PULLMAN, Wash. — Music enthusiasts will be transported to eastern realms when Hamza El Din brings his voice and compositions to Washington State University in a concert set for 8 p.m., Oct. 2, in Bryan Hall Theatre.
The free event “Clarity: An Evening of Music With Hamza El Din,” which is sponsored by the WSU Visual, Performing, and Literary Arts Committee.
Hamza will perform his compositions on the oud (the Arabian short-necked lute) and the tar (the ancient single-skinned frame drum). His performances combine the subtle sounds of Arabic music with his native Nubian influences to create the hypnotic and passionate sound that is his alone.
Western audiences discovered Hamza after a performance at the Newport Folk Festival, the U.N. Human Rights Day and Vanguard in 1964. Since then, he has released 14 CDs with recordings featured on movie soundtracks including “Black Stallion,” “You Are What You Eat” and “The Passion in the Desert.”
Ballet companies throughout the world have performed his compositions including San Francisco Ballet, Paris Opera Ballet and Molissa Fenley Dance Company.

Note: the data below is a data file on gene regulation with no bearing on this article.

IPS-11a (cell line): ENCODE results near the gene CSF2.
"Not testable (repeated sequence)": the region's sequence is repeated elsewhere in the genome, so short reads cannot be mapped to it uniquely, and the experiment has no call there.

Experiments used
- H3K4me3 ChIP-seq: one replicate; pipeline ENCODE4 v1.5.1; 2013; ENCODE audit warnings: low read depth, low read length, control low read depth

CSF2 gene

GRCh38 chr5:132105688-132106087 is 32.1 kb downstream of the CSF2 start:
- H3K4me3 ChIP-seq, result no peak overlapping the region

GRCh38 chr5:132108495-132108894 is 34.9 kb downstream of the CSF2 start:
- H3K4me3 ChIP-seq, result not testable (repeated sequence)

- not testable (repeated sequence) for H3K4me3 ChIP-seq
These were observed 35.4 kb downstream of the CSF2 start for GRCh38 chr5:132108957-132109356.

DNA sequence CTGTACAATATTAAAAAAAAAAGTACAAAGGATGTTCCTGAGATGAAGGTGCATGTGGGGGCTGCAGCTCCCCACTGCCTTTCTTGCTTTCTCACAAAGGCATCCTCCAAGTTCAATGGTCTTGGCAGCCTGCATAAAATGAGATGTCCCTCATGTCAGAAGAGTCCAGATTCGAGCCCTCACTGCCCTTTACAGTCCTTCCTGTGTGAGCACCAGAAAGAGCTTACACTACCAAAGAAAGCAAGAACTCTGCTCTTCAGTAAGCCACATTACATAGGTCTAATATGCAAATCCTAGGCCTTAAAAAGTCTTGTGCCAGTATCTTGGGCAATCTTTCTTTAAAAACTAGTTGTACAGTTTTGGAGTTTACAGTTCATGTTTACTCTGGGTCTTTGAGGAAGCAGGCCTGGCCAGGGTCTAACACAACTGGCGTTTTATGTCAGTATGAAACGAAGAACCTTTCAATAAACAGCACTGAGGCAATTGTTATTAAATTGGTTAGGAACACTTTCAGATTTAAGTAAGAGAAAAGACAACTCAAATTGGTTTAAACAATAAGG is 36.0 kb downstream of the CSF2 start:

He is best known in the U.S. for his recording “Elipse,” created and engineered by Grateful Dead percussionist Mickey Hart.
Hamza was born in Toshka, Nubia, Egypt. He has studied at universities throughout the world, including King Fouad University (now the University of Cairo). He mastered the oud while at the King Fouad Institute for Middle Eastern Music and studied Western music and classical guitar at the Academy of Santa Cecilia in Rome.
He immigrated to the United States in the early 1960s and has since been an ethnomusicologist at the University of Ohio, the University of Washington and the University of Texas.
Hamza currently resides in the San Francisco Bay area and continues to teach, compose and record as well as tour worldwide.